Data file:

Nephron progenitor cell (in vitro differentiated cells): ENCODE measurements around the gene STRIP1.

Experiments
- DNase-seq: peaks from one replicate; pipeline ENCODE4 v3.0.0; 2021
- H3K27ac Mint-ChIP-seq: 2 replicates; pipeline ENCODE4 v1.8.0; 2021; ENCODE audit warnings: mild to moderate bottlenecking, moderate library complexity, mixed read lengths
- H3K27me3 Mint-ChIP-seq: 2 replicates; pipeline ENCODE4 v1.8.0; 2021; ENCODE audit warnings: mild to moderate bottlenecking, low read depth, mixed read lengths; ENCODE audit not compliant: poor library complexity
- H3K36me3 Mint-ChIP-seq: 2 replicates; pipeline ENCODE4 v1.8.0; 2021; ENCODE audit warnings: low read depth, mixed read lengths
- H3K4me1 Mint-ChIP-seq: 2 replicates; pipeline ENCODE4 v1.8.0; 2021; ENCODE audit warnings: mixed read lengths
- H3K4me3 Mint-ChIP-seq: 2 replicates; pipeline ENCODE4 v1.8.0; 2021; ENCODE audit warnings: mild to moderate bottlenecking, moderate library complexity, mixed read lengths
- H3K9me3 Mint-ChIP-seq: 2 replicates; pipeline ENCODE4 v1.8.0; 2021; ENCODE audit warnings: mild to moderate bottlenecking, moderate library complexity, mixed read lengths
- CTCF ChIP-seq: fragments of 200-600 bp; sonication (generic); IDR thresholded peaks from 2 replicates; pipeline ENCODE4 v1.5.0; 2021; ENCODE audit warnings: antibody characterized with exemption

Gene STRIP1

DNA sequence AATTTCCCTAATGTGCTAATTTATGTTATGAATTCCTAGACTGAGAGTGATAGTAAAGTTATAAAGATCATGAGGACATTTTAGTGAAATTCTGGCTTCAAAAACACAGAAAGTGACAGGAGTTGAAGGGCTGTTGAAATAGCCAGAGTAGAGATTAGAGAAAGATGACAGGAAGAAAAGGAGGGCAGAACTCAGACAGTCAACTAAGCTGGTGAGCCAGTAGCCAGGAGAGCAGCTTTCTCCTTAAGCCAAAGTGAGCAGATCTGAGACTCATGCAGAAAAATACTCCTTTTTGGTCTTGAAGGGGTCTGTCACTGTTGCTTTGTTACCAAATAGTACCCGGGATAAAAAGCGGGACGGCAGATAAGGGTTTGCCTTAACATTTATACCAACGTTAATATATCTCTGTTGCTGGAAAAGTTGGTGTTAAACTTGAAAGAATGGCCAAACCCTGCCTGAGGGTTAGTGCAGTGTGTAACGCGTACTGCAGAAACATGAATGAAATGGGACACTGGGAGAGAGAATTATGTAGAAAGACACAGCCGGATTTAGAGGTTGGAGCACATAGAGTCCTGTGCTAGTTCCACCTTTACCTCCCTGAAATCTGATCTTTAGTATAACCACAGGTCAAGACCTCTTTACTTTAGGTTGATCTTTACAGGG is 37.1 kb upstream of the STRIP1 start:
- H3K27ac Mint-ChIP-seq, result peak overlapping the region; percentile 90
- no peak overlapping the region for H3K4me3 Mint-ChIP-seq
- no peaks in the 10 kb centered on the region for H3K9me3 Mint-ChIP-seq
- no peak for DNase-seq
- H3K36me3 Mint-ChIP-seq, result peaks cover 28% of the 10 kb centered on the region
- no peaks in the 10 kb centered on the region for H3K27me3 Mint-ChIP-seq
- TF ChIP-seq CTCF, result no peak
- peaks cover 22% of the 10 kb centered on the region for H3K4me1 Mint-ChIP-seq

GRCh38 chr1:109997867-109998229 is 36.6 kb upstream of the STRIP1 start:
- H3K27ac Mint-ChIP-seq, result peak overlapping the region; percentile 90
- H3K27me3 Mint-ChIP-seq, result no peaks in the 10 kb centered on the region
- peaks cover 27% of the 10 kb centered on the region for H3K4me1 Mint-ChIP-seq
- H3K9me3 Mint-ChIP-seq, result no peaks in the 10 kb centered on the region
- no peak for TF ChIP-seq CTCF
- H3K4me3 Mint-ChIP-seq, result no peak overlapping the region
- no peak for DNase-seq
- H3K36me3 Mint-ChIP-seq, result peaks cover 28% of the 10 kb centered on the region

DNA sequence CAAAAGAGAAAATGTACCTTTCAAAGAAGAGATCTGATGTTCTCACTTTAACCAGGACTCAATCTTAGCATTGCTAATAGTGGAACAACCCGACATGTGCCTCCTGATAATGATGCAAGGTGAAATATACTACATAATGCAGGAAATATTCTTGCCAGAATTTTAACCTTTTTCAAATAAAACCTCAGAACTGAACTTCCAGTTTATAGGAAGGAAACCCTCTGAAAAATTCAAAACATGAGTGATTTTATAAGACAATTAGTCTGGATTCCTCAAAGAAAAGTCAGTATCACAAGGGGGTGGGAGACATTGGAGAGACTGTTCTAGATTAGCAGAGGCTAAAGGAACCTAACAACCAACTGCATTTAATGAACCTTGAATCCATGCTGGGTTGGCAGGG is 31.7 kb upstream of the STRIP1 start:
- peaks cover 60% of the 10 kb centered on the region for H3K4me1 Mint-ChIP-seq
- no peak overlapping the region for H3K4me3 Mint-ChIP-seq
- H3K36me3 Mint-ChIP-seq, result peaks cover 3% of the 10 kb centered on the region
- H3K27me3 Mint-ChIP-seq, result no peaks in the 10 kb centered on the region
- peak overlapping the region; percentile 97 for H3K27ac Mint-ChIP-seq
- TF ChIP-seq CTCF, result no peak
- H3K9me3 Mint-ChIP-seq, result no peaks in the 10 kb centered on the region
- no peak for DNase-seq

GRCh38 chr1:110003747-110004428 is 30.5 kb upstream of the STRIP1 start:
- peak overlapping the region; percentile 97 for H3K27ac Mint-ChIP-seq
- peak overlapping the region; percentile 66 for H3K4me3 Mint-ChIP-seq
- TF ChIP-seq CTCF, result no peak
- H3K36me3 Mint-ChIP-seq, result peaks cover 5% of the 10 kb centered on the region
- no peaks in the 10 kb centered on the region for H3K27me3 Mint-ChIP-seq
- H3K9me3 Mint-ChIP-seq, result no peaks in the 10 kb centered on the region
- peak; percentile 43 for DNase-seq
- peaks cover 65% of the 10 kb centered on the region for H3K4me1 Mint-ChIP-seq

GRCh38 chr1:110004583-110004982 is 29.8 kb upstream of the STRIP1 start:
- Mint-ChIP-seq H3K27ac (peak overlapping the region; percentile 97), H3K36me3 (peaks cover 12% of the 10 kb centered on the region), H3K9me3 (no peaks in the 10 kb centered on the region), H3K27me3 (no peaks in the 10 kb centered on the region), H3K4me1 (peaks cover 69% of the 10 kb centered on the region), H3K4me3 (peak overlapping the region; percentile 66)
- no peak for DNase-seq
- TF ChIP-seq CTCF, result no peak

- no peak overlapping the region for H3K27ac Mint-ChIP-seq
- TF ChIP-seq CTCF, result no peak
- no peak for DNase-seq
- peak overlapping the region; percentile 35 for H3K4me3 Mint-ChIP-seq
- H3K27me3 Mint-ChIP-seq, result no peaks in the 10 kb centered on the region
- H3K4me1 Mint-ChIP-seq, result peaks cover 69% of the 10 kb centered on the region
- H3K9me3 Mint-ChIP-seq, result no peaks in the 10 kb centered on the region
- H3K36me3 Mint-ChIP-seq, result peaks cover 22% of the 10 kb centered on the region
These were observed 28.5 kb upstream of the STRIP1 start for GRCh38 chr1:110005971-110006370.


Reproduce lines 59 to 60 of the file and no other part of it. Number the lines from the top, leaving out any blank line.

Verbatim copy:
- H3K36me3 Mint-ChIP-seq, result peaks cover 22% of the 10 kb centered on the region
These were observed 28.5 kb upstream of the STRIP1 start for GRCh38 chr1:110005971-110006370.